evidence and practice
Validity and reliability of the psychometric properties of a child abuse questionnaire
June Patricia Colgrave PhD Candidate, Nursing, University of Sydney Susan Wakil School of Nursing and Midwifery, Sydney, New South Wales, Australia
Helen Stasa Research Associate, University of Sydney Susan Wakil School of Nursing and Midwifery, Sydney, New South Wales, Australia
Jennifer Fraser Associate Professor, University of Sydney Susan Wakil School of Nursing and Midwifery, Sydney, New South Wales, Australia
Background Few valid and reliable measures of professional self-efficacy and its influence on reporting child abuse and neglect (CAN) are available.
Aim To test the psychometric properties of the Child Abuse and Neglect Reporting Self-Efficacy (CANRSE) (English) questionnaire.
Discussion The Psychometric Grading Framework graded the strength of the psychometric properties of CANRSE (English) as ‘good’. CANRSE can be measured using this tool, having been tested with a cohort of Australian health professionals. CANRSE can be used in Australian healthcare settings and will benefit health disciplines by examining the influence of self-efficacy on CAN reporting in clinical practice and research.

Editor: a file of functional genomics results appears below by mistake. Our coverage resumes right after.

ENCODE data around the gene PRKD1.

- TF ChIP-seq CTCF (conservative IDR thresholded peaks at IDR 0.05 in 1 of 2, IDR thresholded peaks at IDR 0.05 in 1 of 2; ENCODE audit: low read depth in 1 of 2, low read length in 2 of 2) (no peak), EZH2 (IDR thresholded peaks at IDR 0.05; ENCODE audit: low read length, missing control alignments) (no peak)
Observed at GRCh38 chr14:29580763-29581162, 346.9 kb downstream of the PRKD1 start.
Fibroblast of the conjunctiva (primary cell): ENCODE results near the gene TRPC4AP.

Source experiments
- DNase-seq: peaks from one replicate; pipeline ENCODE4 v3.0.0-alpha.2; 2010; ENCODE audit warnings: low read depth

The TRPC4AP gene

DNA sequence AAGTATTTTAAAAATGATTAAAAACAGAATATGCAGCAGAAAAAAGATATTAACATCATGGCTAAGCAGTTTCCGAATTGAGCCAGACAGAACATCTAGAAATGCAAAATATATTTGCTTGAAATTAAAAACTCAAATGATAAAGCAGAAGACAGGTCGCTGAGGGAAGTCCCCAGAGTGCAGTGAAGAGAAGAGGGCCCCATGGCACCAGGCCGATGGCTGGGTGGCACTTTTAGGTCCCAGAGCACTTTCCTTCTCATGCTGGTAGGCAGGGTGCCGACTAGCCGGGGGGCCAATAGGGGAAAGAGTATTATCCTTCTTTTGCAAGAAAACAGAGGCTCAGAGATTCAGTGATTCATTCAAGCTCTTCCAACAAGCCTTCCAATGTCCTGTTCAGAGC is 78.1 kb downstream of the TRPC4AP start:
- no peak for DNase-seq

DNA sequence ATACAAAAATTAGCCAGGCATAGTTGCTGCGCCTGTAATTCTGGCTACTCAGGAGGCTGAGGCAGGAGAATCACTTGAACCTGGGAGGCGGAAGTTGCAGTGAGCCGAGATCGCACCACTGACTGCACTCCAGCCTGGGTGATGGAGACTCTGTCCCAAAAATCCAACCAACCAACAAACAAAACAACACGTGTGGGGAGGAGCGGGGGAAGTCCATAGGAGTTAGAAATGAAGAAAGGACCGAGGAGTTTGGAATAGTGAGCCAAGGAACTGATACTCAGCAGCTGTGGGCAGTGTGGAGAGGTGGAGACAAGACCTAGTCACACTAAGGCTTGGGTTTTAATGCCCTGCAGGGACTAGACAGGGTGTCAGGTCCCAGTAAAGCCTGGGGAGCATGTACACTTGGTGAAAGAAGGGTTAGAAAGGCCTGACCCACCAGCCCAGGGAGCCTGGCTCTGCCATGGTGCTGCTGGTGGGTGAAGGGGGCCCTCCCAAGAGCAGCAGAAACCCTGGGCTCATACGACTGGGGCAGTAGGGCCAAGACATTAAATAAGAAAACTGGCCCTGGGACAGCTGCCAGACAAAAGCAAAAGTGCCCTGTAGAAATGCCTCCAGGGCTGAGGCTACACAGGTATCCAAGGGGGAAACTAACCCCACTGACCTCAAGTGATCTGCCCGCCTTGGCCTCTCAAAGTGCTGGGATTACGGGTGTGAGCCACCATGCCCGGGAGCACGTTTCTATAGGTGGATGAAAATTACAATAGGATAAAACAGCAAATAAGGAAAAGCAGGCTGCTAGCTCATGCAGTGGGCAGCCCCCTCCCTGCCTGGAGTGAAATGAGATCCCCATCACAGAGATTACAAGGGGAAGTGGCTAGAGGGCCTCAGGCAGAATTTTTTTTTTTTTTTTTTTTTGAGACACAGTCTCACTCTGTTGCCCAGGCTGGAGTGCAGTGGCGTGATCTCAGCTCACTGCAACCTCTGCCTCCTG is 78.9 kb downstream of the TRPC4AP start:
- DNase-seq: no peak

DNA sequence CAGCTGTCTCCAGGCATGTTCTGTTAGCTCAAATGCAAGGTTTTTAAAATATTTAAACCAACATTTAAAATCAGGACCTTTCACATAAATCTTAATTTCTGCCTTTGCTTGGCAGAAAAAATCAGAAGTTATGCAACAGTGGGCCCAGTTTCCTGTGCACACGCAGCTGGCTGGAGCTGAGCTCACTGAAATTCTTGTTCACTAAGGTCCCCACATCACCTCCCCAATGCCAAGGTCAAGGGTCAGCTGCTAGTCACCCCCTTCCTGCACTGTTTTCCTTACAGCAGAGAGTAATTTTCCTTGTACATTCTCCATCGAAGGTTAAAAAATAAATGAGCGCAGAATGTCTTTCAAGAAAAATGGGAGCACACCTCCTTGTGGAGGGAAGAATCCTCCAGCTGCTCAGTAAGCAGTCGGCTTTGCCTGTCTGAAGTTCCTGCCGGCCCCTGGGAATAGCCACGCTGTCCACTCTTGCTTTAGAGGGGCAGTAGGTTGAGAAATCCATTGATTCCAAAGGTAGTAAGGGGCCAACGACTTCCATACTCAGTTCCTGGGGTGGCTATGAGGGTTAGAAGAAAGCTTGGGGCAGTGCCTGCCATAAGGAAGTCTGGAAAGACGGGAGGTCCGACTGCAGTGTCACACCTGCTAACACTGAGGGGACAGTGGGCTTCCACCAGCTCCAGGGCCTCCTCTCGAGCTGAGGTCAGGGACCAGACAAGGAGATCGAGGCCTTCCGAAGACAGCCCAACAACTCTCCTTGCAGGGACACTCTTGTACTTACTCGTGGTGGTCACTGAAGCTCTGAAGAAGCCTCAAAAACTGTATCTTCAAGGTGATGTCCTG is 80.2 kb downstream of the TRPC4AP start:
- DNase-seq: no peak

Conclusion The psychometric properties of CANRSE (English) provide evidence to support the assertion that it is a reliable instrument to measure self-efficacy in reporting CAN cases.
Implications for practice The validity and reliability of CANRSE (English) have been established. Future research should focus on larger studies testing a shorter version of the tool.
Nurse Researcher. doi: 10.7748/nr.2020.e1677Peer review
This article has been subject to external double-blind peer review and has been checked for plagiarism using automated softwareCorrespondence
Colgrave J, Stasa H, Fraser J (2020) Validity and reliability of the psychometric properties of a child abuse questionnaire. Nurse Researcher. doi: 10.7748/nr.2020.e1677
Acknowledgement The authors wish to thank Northern NSW and Mid North Coast NSW local health districts for their support with this research. They also wish to thank the clinicians who completed the research questionnaire as well as the clinical nurse specialist, academics, ethics committee, and child abuse and neglect expert for their feedback and critique of CANRSE (English)
Published online: 13 February 2020